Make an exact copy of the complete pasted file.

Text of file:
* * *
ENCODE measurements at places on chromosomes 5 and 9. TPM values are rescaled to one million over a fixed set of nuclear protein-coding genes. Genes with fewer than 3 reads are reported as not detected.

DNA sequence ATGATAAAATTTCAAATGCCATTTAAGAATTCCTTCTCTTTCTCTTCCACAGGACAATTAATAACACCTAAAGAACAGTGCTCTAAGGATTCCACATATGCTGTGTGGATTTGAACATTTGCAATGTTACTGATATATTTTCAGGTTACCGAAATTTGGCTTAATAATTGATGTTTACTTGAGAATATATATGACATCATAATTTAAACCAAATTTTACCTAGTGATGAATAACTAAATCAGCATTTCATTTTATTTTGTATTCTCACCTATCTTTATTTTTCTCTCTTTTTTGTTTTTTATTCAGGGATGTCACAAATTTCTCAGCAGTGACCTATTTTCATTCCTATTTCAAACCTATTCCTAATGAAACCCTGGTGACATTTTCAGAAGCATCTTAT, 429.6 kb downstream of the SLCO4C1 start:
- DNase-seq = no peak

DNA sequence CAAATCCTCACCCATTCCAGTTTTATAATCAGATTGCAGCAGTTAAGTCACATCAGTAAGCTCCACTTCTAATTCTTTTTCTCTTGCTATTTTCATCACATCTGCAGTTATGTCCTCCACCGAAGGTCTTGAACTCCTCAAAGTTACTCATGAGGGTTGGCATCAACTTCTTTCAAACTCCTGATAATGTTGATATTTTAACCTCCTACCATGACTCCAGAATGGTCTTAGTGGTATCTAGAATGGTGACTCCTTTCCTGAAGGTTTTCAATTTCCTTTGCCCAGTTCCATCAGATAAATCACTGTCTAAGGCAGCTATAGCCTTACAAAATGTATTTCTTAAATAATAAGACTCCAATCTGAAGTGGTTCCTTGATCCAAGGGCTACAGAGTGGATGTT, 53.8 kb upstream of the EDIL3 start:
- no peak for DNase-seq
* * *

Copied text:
ENCODE measurements at places on chromosomes 5 and 9. TPM values are rescaled to one million over a fixed set of nuclear protein-coding genes. Genes with fewer than 3 reads are reported as not detected.

DNA sequence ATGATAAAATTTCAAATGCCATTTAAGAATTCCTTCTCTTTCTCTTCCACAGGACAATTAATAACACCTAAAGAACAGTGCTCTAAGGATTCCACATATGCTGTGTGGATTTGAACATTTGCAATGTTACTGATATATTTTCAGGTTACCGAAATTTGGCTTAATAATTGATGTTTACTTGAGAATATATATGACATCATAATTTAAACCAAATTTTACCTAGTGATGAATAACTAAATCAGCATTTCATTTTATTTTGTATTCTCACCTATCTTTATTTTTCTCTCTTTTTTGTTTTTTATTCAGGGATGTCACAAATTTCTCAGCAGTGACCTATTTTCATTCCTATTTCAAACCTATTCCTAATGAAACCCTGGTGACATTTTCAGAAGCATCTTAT, 429.6 kb downstream of the SLCO4C1 start:
- DNase-seq = no peak

DNA sequence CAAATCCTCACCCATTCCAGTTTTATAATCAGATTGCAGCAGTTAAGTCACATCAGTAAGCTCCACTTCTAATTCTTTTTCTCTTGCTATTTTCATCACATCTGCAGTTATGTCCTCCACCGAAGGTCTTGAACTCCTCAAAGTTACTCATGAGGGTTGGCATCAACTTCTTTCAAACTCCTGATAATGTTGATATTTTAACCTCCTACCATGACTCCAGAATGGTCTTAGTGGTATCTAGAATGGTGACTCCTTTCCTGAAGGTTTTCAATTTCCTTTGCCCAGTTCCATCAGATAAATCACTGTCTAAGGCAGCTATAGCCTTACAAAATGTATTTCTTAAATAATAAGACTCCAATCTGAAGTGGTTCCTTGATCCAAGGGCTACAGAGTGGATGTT, 53.8 kb upstream of the EDIL3 start:
- no peak for DNase-seq